7. How many credits are required to earn the Doctor in Engineering Program?
Successful completion of the degree is not based on completing a certain number of credits but rather through the successful completion of learning new material, the development of a cogent and individualized research proposal, and successfully implemented research; as well as a preliminary exam, a proposal presentation and examination, a final defense, and the submission of an approved dissertation or final portfolio. The portfolio may include items such as prototypes, plans, patent applications, computer simulations, and user manuals. For full program requirements, please visit the D.Eng. Student Advising Manual.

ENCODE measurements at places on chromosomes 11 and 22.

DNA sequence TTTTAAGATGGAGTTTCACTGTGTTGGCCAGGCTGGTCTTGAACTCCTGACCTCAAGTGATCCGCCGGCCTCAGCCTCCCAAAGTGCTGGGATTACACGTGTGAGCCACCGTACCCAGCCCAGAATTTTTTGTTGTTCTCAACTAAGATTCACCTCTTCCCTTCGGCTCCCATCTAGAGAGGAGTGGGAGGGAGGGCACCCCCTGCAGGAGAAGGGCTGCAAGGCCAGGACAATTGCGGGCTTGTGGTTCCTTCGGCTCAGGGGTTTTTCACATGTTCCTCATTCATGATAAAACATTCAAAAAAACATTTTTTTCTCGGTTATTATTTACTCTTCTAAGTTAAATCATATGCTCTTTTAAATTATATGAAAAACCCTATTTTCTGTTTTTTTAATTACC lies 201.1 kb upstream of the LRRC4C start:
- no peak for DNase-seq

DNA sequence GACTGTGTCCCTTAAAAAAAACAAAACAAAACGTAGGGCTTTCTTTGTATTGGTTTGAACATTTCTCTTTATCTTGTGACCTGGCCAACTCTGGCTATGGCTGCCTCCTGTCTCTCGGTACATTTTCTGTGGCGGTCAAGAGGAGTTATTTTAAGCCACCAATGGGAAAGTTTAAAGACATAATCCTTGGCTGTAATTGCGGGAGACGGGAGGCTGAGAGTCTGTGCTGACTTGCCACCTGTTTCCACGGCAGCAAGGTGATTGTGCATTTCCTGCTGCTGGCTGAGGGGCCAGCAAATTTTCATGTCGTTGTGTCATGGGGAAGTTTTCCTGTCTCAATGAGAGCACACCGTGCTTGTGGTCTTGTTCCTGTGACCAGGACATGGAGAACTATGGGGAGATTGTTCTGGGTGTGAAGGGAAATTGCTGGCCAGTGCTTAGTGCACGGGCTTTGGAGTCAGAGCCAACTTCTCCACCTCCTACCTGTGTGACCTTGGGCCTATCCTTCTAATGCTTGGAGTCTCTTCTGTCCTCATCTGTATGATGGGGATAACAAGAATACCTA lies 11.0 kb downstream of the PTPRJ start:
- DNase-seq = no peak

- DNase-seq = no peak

8. Is the Doctoral program in Engineering specific to a particular field in engineering or can the student choose an area of engineering that is of interest to them?
The program is not tied to any specific engineering discipline. Students apply to the program with a project in mind and having identified a JHU engineering professor with whom they wish to work. That professor can be in any of our WSE departments.
9. Can I enroll in the D.Eng. program and then concurrently pursue another master’s degree or certificate through the WSE (for example, pursuing a MS in Systems Engineering and the Doctor of Engineering at the same time)?